His family collection stirred up his vast interest in art and made him a passionate collector. Today Jean Claude Gandur's collection includes over 3500 works of Classical Antiquity and Egyptian art, European post-war paintings, decorative arts including medieval sculpture and 18th-century French furniture, and an ethnology collection of objects and artefacts mostly from Latin America. In 2010 he established a private foundation that bears his name and both promotes the collection itself and making art accessible to all through outreach activities. The Fondation Gandur pour l’Art cooperates with many of the world's biggest museums to which it lends the works of art, and is engaged in publishing and research activities.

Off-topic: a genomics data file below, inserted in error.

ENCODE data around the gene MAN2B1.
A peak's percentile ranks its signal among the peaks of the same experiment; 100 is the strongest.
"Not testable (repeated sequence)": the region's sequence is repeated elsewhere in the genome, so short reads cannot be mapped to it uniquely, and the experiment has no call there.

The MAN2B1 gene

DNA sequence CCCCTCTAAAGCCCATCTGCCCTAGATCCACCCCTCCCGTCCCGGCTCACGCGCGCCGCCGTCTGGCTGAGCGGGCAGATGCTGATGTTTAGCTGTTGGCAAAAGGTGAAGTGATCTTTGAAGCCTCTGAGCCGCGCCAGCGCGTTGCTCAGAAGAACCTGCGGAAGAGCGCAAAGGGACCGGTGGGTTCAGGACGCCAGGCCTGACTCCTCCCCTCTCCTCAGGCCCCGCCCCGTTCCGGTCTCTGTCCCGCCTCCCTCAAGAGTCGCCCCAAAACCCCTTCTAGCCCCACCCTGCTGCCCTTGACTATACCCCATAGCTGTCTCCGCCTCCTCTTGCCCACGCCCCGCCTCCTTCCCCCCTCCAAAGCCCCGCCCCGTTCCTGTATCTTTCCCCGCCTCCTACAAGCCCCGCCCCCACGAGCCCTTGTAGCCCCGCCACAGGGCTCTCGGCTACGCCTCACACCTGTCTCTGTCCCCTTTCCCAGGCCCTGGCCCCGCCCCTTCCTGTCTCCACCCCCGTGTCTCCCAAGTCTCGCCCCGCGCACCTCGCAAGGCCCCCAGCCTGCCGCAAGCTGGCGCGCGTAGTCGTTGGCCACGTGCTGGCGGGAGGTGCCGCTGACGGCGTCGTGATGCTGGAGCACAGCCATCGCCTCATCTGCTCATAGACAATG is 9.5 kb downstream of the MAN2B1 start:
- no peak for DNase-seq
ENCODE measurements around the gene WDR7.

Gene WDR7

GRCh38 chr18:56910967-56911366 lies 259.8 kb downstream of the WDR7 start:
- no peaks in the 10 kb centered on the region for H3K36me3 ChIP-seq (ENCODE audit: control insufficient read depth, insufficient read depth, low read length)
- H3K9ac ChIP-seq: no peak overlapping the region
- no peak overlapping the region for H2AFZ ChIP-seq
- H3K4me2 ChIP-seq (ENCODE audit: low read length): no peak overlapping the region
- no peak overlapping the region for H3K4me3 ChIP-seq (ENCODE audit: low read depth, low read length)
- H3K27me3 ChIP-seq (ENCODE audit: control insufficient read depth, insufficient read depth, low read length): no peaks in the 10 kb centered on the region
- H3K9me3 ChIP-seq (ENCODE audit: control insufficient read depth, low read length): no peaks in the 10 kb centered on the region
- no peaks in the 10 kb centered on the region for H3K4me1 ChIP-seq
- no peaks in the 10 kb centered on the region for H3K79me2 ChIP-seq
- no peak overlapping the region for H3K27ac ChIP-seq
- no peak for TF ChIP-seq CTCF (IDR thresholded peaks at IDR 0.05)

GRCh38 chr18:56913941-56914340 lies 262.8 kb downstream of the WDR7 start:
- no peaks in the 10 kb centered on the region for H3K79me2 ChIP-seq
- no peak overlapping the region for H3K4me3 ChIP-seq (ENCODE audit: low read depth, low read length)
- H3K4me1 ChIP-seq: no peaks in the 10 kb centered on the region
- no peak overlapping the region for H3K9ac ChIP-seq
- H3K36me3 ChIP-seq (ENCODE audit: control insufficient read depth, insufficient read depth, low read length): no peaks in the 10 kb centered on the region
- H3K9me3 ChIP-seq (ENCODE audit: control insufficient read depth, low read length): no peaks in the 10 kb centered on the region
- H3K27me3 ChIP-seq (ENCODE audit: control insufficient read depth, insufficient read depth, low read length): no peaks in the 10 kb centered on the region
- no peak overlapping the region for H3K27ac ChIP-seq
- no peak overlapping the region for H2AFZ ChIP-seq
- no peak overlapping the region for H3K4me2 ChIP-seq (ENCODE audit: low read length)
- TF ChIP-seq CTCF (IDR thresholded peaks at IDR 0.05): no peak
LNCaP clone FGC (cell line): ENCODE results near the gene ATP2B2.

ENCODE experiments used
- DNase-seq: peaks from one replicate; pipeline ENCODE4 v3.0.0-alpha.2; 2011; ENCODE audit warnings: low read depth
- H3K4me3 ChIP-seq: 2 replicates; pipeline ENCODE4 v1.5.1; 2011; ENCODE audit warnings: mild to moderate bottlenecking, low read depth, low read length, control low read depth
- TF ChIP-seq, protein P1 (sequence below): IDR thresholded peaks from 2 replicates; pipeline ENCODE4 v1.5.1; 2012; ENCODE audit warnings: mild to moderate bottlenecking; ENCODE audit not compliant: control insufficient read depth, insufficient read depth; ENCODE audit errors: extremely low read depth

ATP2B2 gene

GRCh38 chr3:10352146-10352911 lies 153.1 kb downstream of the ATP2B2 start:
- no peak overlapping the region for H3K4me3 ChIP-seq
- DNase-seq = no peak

Jean Claude Gandur has an outstanding collection of post-war abstract paintings which comprises works by artists such as Victor Vasarely, Nicolas de Staël, Jim Dine, Hans Hartung, François Morellet and many others.
The upcoming "East West Jazz" exhibition will be held in the main exhibition area of the Pushkin State Museum of Fine Arts from 1 October until 15 November 2019. Apart from the above-mentioned works from the collections of Alexander Klyachin and Jean Claude Gandur it will showcase 14 rarely displayed sheets from Henri Matisse's "Jazz" graphic series that was created in 1947, four Wassily Kandinsky’s works (three of them are works on paper and one is a painting) from the collection of The Pushkin State Museum of Fine Arts, and 14 best abstract art works, including those made by Alexander Calder, Lucio Fontana, Joan Mitchell, Daniel Buren, and Serge Poliakoff that will be lent by the Centre Pompidou and private French art collections.